Data was managed by a My SQL database in the first versions, due to its free distribution again, but currently it is prepared for its use with Oracle RDBMS in order to make system more adaptable. Database is the “heart” of the simulator and contains all the necessary information to make the system works. Queries are programmed with PHP technology embedded in the HTML pages, also freely distributed. Cookies are used to avoid the access to any part of the game without registration and to remember previous behavior of users. Every new user must register and with form/multipart technology system generate a unique alphanumeric code.

Clients work on a standard navigator (Microsoft® Explorer®, Netscape®, and so on) without needing any installation on it. It reduces drastically the availability and time to work of the system, but especially it allows continuous adaptation without maintenance costs and full update of every client.

Application

System has been used for training in project management to different levels. Here we present a comparison of two different groups: twenty professionals in project management from a big European company (more than 30,000 employees), all them with more than five years experience in project development as team responsible and seventy-three civil engineering students in the last year of their careers. Age average is almost double (forty-one) for engineers. Students had not work experience, but they have received specific formation on project management. Both groups used the program until getting an expected value superior to the first offer (ranked as 50 percent). Exhibit 5 shows the results of the tests and the opinion of the users.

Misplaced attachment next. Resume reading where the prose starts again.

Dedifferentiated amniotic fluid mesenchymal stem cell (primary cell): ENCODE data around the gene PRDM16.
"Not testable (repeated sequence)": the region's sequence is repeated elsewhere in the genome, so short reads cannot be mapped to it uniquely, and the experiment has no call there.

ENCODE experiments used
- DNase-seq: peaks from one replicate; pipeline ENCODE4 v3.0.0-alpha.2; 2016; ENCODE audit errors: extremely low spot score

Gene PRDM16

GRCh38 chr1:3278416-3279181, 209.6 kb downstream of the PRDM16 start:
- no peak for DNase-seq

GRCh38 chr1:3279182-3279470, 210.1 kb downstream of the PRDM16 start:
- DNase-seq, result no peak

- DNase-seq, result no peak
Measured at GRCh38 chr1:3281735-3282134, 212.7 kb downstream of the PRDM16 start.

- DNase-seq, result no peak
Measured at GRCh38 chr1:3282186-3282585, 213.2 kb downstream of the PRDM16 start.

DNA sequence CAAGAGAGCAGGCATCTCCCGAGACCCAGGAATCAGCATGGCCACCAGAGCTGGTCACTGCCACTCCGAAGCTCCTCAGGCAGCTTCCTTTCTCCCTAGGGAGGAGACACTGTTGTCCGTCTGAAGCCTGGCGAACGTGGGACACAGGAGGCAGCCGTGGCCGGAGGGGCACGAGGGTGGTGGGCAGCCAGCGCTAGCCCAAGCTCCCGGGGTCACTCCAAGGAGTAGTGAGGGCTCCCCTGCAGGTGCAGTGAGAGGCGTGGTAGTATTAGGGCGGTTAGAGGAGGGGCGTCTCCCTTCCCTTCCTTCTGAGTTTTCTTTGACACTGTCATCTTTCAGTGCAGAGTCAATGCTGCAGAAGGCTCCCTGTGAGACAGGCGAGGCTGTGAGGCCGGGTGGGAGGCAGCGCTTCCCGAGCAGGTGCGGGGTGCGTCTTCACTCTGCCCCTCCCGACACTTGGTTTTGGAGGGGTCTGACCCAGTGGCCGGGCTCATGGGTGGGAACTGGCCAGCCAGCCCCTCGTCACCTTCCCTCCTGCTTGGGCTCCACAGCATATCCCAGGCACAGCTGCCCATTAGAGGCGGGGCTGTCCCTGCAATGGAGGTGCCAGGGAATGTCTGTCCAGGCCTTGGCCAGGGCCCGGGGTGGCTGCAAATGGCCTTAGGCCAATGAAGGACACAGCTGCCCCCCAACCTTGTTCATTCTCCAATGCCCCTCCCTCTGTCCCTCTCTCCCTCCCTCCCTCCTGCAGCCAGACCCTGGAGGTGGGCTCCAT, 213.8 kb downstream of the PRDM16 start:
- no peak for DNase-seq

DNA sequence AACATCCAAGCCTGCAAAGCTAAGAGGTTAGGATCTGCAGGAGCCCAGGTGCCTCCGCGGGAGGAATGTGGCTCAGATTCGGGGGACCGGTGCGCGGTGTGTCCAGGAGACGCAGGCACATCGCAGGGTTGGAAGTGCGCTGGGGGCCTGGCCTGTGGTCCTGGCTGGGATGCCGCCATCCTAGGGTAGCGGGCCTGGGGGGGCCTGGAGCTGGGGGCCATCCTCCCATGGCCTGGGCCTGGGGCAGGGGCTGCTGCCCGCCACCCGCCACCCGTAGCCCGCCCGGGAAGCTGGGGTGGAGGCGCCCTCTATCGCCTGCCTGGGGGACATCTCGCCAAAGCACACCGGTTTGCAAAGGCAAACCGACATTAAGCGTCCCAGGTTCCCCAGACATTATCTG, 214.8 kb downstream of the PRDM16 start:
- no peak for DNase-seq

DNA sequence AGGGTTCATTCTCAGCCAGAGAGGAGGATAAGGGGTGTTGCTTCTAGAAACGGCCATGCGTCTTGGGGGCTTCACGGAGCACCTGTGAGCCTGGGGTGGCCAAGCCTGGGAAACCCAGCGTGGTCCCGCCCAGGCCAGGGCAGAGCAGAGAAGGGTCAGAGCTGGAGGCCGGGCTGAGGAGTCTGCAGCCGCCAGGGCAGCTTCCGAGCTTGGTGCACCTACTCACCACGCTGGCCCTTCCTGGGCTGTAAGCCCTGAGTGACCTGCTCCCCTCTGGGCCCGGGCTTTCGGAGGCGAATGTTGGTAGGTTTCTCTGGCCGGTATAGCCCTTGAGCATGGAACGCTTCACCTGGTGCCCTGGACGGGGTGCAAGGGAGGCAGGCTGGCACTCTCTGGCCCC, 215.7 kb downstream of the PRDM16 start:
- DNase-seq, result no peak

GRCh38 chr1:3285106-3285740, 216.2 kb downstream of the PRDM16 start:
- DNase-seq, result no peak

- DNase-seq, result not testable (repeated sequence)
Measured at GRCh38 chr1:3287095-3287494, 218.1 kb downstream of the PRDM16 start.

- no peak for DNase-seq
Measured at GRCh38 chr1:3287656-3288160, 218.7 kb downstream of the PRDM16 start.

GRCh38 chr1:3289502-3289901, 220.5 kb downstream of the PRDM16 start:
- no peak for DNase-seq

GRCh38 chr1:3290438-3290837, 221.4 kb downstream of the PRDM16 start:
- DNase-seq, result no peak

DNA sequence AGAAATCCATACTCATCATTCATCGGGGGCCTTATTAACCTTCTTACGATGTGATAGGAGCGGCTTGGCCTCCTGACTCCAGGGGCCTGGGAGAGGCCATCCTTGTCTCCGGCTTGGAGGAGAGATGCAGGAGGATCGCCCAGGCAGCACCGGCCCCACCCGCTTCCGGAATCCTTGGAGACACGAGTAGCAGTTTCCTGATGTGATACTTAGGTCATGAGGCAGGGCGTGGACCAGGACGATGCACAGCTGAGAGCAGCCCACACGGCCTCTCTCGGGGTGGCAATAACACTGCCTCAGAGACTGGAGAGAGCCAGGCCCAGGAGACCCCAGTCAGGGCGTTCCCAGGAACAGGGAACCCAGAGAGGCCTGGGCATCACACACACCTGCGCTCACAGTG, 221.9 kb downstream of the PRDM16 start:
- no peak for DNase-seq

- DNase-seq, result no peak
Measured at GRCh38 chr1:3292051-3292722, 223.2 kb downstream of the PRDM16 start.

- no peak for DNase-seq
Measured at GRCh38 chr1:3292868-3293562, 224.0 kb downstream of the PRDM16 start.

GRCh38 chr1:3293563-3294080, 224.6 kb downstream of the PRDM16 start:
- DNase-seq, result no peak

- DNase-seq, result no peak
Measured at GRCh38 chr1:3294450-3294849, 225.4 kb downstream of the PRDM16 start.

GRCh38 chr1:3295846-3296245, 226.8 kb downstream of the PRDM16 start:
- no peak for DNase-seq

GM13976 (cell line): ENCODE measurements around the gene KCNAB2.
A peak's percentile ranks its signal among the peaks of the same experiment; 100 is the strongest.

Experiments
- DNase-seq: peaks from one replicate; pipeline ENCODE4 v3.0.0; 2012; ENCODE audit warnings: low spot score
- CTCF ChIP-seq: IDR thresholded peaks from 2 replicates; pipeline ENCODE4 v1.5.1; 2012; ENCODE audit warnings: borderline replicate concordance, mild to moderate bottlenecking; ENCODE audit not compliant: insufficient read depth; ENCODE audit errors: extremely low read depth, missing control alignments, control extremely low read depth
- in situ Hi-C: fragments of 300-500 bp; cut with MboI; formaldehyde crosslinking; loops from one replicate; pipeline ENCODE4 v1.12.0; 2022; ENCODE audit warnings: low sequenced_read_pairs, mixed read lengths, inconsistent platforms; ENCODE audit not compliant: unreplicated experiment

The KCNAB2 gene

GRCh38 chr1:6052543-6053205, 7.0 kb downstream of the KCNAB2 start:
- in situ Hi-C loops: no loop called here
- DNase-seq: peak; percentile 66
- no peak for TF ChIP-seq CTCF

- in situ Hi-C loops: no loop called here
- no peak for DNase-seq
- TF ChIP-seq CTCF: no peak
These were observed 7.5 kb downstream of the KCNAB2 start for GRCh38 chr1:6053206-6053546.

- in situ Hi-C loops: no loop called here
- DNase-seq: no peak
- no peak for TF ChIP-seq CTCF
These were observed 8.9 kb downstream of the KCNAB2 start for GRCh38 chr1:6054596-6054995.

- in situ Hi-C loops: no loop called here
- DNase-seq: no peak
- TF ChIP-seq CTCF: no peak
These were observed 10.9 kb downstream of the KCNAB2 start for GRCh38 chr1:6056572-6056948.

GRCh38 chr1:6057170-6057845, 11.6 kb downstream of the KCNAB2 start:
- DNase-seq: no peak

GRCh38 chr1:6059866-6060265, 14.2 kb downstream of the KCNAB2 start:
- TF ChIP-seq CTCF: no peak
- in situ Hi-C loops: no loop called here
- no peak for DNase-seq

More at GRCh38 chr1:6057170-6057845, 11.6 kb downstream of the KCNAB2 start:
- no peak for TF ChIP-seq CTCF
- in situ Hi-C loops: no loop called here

In general it is easy to observe that experience is important to solve the problem. Engineers must repeat the simulation only two times before they find a solution and their solutions are more optimal (78 percent compared to the maximum price available). Also their strategy, internal parameter determined by the game, is better (89 percent) as they proceed considering more aspects than immediate information.

Opinion of the users is resumed in two factors: global valuation of the activity and interest in repeating a similar activity in other formative actions. In both cases opinion is considered positive. Values are more positive in the case of engineers as they realize of the importance of negotiation and they are more concienciated. The activity for students is part of their works to finish their careers although his opinion is generally positive and they welcome more interactivity in teaching.

Conclusions

This paper has two levels of research interest: the use of game’s theory for learning of an important part of project management as negotiation in a client-server approach and the introduction of new techniques as fuzzy logic and knowledge-based systems to create new environments and to evaluate the behavior of the student in order to evaluate his progress and reasoning.

The system presented here is interesting for trainers in project management as the importance of distance or computerized learning is growing every day and it will impose in a close future. But also it is interesting for companies as it is a technique to use for the formation of their own teams.